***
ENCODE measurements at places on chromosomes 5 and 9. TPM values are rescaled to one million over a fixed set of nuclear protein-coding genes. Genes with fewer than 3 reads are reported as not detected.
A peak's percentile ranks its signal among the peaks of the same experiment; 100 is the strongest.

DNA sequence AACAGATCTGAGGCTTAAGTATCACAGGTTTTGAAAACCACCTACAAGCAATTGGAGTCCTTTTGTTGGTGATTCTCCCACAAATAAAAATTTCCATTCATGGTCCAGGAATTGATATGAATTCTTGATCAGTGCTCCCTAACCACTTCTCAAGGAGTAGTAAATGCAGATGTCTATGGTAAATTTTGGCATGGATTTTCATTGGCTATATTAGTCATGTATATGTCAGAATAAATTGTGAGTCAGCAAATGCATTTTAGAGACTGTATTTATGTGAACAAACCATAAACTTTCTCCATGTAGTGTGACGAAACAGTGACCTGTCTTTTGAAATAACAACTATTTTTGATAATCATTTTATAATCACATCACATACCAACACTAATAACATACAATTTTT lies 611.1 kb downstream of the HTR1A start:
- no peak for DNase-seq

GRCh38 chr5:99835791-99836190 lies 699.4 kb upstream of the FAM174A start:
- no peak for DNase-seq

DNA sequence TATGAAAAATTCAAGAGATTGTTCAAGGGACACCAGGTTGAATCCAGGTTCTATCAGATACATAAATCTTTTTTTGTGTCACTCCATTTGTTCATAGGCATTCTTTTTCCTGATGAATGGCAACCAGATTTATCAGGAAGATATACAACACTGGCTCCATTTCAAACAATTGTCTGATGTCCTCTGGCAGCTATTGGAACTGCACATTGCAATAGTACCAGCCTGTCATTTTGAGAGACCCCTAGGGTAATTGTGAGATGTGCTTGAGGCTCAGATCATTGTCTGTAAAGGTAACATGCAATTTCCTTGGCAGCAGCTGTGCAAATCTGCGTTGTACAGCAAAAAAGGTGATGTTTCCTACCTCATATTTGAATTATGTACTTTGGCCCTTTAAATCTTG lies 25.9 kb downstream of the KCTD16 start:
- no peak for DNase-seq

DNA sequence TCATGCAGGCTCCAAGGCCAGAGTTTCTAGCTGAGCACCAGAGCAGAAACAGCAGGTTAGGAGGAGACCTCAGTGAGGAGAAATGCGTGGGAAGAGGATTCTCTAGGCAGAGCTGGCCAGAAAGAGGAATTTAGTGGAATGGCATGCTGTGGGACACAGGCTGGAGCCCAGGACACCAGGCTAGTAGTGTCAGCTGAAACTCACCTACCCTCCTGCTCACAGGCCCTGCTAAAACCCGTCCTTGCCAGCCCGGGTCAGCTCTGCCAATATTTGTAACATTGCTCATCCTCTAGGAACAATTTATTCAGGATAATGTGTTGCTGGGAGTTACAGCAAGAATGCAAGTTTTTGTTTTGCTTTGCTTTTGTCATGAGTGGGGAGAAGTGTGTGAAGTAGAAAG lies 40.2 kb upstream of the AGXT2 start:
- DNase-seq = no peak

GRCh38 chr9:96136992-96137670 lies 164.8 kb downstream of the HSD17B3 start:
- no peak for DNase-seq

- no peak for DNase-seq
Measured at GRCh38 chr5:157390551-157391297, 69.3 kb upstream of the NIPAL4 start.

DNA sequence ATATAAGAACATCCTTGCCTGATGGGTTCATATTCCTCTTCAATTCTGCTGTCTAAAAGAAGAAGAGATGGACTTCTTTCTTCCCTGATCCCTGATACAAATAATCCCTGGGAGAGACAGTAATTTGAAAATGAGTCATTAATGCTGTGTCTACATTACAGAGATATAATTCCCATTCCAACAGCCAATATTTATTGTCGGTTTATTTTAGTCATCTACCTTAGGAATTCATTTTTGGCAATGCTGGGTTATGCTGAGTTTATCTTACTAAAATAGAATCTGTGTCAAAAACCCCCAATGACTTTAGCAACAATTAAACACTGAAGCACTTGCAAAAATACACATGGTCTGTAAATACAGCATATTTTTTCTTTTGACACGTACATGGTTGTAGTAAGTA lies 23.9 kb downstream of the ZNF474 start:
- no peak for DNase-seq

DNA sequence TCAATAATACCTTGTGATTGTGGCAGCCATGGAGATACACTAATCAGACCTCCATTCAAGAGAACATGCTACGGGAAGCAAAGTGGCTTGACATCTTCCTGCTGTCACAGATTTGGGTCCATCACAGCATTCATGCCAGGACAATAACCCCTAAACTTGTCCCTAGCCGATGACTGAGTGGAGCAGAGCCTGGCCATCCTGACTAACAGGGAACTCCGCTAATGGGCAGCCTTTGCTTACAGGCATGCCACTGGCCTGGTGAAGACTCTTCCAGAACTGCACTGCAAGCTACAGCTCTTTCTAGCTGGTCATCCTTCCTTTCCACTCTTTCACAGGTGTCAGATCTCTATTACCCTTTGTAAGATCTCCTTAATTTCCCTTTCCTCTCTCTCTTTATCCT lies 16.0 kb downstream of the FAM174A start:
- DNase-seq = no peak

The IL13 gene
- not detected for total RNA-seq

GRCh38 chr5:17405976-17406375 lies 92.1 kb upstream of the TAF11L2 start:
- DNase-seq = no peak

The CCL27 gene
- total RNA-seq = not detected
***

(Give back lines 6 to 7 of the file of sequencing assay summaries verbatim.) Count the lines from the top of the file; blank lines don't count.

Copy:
- no peak for DNase-seq

DNA sequence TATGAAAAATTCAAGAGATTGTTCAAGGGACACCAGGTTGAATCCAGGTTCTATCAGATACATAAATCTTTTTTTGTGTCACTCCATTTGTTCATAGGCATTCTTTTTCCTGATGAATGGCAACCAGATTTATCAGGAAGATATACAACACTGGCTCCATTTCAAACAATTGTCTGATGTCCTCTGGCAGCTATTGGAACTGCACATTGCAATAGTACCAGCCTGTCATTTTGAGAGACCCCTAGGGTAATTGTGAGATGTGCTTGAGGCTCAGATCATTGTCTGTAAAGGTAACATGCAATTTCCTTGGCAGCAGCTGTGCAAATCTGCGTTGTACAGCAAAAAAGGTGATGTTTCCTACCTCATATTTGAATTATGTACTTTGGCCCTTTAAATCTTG lies 25.9 kb downstream of the KCTD16 start: